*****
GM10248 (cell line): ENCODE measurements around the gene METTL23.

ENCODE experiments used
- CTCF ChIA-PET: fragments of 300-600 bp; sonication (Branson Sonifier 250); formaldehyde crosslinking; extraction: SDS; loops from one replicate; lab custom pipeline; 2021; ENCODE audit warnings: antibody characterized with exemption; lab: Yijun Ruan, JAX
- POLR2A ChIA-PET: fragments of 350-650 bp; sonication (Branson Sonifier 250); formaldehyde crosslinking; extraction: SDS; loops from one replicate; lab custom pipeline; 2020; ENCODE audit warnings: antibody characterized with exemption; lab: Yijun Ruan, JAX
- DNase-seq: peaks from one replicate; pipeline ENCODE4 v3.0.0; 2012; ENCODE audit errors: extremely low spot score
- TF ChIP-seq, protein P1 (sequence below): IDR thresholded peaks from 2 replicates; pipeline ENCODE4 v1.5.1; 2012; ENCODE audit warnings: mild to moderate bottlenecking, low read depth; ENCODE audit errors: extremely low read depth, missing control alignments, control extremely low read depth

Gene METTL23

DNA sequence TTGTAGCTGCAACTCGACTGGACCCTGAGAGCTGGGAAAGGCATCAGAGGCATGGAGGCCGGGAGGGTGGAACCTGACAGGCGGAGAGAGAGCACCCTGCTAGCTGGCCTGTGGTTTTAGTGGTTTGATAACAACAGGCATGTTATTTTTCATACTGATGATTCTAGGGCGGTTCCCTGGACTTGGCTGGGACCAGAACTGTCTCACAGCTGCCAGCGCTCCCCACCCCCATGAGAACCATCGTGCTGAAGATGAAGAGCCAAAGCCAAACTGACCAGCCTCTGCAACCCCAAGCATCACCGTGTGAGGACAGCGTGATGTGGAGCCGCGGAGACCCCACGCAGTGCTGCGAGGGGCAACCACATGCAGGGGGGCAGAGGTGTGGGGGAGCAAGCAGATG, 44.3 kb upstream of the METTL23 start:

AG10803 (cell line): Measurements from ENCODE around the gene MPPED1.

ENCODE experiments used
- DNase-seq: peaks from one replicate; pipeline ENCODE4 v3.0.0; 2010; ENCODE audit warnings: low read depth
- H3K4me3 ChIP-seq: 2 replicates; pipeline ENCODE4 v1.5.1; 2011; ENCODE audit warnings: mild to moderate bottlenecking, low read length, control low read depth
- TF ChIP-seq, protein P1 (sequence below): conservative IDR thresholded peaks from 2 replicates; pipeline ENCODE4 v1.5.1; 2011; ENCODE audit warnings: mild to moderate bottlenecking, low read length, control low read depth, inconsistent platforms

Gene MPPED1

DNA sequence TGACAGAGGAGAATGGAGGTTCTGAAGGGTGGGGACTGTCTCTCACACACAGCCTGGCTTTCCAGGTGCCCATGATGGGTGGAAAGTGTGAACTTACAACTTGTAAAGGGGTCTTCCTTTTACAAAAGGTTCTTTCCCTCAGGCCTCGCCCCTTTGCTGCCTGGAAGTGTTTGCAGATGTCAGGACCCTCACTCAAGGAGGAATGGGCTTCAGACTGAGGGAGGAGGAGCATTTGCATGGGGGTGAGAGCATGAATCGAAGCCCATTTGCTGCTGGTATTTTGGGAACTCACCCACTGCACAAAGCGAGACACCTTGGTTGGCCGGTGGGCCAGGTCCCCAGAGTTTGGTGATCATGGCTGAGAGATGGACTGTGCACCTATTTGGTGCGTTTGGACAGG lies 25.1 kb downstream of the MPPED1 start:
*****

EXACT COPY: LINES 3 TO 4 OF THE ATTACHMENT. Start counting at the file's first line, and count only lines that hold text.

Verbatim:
- CTCF ChIA-PET: fragments of 300-600 bp; sonication (Branson Sonifier 250); formaldehyde crosslinking; extraction: SDS; loops from one replicate; lab custom pipeline; 2021; ENCODE audit warnings: antibody characterized with exemption; lab: Yijun Ruan, JAX
- POLR2A ChIA-PET: fragments of 350-650 bp; sonication (Branson Sonifier 250); formaldehyde crosslinking; extraction: SDS; loops from one replicate; lab custom pipeline; 2020; ENCODE audit warnings: antibody characterized with exemption; lab: Yijun Ruan, JAX